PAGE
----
The Eastern Gorilla — the largest living primate — has been listed as Critically Endangered due to illegal hunting.
Credit: © Hans De Bisschop/ Flickr
The Eastern Gorilla — the largest living primate — has been listed as Critically Endangered due to illegal hunting, according to the latest update of The IUCN Red List of Threatened Species™ released today at the IUCN World Conservation Congress taking place in Hawaii.
Four out of six great ape species are now Critically Endangered — only one step away from going extinct — with the remaining two also under considerable threat of extinction.
Today’s IUCN Red List update also reports the decline of the Plains Zebra due to illegal hunting, and the growing extinction threat to Hawaiian plants posed by invasive species. Thirty eight of the 415 endemic Hawaiian plant species assessed for this update are listed as Extinct and four other species have been listed as Extinct in the Wild, meaning they only occur in cultivation.
The IUCN Red List now includes 82,954 species of which 23,928 are threatened with extinction.
Mammals threatened by illegal hunting
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The Eastern Gorilla (Gorilla beringei) — which is made up of two subspecies — has moved from Endangered to Critically Endangered due to a devastating population decline of more than 70% in 20 years. Its population is now estimated to be fewer than 5,000. Grauer’s Gorilla (G. b. graueri), one subspecies of Eastern Gorilla — has lost 77% of its population since 1994, declining from 16,900 individuals to just 3,800 in 2015. Killing or capture of great apes is illegal; yet hunting represents the greatest threat to Grauer’s Gorillas. The second subspecies of Eastern Gorilla — the Mountain Gorilla (G. b. beringei) -is faring better and has increased in number to around 880 individuals. Four of the six great apes — Eastern Gorilla, Western Gorilla, Bornean Orangutan and Sumatran Orangutan — are now listed as Critically Endangered, whilst the Chimpanzee and Bonobo are listed as Endangered.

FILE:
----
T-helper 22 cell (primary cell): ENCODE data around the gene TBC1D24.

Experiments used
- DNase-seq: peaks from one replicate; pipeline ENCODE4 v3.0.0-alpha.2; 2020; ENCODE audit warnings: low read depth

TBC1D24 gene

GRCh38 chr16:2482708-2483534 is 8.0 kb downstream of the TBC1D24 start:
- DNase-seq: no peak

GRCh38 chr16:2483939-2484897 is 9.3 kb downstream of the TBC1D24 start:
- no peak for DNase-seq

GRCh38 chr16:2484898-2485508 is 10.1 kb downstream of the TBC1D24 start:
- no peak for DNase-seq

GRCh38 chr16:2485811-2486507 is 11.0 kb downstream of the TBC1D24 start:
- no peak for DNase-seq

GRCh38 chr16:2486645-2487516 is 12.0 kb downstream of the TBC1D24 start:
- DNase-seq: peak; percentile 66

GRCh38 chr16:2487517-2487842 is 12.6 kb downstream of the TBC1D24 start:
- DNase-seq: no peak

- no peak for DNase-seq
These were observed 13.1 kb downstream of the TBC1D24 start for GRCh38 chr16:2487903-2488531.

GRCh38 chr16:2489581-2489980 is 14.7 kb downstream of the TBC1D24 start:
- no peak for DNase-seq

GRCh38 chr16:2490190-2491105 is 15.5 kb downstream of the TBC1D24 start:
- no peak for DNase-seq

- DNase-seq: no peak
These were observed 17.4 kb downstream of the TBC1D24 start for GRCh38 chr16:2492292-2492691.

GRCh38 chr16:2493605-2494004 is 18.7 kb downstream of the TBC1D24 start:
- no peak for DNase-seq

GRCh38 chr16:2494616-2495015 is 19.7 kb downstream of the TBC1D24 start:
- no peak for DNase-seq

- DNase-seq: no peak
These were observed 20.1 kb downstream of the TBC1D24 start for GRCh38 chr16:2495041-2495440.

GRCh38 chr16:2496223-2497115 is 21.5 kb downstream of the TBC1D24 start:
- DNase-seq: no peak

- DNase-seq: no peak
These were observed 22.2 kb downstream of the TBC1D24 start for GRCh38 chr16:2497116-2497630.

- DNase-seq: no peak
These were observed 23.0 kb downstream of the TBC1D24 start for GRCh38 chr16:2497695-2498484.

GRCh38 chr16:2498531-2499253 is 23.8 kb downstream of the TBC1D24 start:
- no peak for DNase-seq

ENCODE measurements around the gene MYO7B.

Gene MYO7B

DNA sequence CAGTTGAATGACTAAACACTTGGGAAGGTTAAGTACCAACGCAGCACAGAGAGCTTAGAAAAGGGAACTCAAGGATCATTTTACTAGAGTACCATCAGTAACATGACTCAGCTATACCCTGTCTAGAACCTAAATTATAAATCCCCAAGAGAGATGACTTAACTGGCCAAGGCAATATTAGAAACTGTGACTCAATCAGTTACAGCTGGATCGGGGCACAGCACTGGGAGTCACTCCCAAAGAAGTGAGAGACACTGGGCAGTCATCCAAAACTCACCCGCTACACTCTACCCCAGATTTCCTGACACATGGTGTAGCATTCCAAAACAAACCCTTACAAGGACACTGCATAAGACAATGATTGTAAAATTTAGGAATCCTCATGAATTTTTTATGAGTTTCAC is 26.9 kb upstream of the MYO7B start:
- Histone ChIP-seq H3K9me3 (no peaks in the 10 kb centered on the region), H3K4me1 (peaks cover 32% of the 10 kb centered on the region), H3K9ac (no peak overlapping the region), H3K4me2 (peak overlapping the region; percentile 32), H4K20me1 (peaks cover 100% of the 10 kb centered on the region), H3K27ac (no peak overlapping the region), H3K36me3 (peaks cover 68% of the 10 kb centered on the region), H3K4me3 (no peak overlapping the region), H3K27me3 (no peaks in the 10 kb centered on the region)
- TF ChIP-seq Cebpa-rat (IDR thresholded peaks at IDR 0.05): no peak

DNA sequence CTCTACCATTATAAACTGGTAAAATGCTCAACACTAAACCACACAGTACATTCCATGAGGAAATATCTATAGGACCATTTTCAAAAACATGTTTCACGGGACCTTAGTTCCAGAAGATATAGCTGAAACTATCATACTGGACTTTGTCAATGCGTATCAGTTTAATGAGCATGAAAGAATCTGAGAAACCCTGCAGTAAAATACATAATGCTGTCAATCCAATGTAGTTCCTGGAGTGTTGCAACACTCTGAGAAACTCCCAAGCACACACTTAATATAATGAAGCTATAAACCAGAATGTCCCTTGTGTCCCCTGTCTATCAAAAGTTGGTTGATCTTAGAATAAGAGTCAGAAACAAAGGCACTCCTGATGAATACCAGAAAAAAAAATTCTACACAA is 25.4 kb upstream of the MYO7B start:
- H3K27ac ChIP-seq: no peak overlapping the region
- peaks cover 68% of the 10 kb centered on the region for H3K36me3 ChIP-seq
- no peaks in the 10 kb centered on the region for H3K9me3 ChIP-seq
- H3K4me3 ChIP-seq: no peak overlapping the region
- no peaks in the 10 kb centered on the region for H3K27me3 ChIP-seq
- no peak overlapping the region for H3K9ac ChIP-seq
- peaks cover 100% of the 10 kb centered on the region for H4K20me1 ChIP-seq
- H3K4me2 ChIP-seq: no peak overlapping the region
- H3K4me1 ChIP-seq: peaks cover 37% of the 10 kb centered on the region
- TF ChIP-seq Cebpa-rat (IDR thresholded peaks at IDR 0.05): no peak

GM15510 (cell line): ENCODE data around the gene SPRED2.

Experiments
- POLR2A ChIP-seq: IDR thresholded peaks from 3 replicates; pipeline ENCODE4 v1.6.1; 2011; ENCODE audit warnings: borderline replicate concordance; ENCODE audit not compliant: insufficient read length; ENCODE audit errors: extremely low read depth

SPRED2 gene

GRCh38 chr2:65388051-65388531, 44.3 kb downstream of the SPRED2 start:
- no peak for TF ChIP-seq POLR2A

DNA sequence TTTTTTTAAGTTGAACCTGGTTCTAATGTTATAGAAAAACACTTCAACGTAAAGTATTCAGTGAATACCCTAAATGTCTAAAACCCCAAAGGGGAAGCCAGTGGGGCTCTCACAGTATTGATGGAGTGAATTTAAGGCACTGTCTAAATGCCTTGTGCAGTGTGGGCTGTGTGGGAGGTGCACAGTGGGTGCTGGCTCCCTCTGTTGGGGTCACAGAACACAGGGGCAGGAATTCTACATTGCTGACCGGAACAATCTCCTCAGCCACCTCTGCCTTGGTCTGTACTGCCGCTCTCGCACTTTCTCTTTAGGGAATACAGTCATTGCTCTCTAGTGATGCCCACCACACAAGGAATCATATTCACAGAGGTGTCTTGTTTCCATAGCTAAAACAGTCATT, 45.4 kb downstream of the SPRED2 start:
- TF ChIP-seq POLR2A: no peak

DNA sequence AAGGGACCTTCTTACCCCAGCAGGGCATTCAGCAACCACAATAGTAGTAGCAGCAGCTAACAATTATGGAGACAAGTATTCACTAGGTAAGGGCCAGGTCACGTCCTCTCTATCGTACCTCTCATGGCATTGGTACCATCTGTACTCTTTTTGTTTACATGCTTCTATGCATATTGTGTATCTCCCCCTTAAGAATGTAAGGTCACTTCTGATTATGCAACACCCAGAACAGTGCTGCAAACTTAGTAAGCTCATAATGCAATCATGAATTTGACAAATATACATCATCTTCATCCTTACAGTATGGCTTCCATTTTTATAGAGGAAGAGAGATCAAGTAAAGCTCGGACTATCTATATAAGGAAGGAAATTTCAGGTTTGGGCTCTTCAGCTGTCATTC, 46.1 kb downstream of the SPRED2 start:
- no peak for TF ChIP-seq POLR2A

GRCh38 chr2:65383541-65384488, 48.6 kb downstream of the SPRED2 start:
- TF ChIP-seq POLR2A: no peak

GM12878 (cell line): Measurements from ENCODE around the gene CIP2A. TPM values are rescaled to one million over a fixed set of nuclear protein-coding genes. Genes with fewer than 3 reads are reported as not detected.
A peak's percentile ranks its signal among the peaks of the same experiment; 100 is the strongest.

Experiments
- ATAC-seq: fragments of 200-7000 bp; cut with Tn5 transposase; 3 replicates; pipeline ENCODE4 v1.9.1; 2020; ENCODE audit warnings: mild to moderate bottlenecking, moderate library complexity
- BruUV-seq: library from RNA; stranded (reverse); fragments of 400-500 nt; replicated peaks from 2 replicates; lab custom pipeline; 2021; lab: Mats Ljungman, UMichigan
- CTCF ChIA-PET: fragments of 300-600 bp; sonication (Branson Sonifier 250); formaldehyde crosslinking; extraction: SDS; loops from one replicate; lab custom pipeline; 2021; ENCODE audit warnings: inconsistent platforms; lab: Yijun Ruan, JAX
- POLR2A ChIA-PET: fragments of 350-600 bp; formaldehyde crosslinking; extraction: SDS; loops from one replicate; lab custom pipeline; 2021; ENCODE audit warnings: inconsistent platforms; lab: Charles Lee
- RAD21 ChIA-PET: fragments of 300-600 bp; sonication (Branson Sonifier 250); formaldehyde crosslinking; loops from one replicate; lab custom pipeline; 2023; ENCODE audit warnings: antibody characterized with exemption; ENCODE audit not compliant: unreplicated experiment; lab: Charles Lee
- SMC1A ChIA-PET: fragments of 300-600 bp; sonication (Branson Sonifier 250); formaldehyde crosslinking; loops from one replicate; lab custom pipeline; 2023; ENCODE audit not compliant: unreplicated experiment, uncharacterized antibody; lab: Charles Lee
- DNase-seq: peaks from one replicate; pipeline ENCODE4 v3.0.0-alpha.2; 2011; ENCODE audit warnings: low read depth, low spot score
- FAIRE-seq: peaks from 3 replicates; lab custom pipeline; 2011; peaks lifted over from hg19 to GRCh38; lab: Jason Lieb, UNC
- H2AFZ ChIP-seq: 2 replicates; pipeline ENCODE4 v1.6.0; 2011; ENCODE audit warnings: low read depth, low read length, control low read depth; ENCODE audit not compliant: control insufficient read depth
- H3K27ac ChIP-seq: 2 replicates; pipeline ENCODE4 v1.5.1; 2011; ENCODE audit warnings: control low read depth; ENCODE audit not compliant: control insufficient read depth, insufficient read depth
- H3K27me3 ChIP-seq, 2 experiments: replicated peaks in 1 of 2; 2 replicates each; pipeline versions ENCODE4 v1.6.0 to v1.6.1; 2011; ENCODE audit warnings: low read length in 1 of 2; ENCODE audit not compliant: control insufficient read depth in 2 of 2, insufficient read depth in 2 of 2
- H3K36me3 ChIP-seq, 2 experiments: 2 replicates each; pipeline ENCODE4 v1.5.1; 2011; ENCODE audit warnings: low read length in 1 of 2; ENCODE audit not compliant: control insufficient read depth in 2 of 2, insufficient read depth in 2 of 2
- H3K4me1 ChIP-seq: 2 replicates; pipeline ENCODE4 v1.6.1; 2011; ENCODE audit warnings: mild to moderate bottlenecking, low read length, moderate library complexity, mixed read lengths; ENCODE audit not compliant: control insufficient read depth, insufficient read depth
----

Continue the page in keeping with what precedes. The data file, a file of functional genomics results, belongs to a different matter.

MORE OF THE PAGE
“To see the Eastern gorilla — one of our closest cousins — slide towards extinction is truly distressing,” says Inger Andersen, IUCN Director General. “We live in a time of tremendous change and each IUCN Red List update makes us realize just how quickly the global extinction crisis is escalating. Conservation action does work and we have increasing evidence of it. It is our responsibility to enhance our efforts to turn the tide and protect the future of our planet.”
The once widespread and abundant Plains Zebra (Equus quagga) has moved from Least Concern to Near Threatened. The population has reduced by 24% in the past 14 years from around 660,000 to a current estimate of just over 500,000 animals. In many countries Plains Zebra are only found in protected areas, yet population reductions have been recorded in 10 out of the 17 range states since 1992. The Plains Zebra is threatened by hunting for bushmeat and skins, especially when they move out of protected areas.
Three species of antelope found in Africa — Bay Duiker (Cephalophus dorsalis), White-bellied Duiker (Cephalophus leucogaster) and Yellow-backed Duiker (Cephalophus silvicultor) — have moved from Least Concern to Near Threatened. Whilst the populations of these species within protected areas are relatively stable, those found in other areas are decreasing due to continued illegal hunting and habitat loss.
“Illegal hunting and habitat loss are still major threats driving many mammal species towards extinction,” says Carlo Rondinini, Coordinator of the mammal assessment at Sapienza University of Rome “We have now reassessed nearly half of all mammals. While there are some successes to celebrate, this new data must act as a beacon to guide the conservation of those species which continue to be under threat.”
Hawaiian plants threatened by invasive species
Invasive species such as pigs, goats, rats, slugs, and non-native plants are destroying the native flora in Hawai’i. The latest results show that of the 415 endemic Hawaiian plant species assessed so far for The IUCN Red List (out of ca. 1,093 endemic plant species), 87% are threatened with extinction, including the Endangered ‘Ohe kiko’ola (Polyscias waimeae) — a beautiful flowering tree found only on the island of Kauai. Thirty Eight have been listed as Extinct, including the shrubs ‘Oha Wai (Cyanea eleeleensis) and Hibiscadelphus woodii. Four species have been listed as Extinct in the Wild including the Haha (Cyanea superba) last seen in the wild in 2003. Invasive species are the main threat to all of these species, with many being threatened by more than one invasive species. The IUCN Species Survival Commission (SSC) Hawaiian Plant Specialist Group anticipates the remaining species to be assessed will also be highly threatened.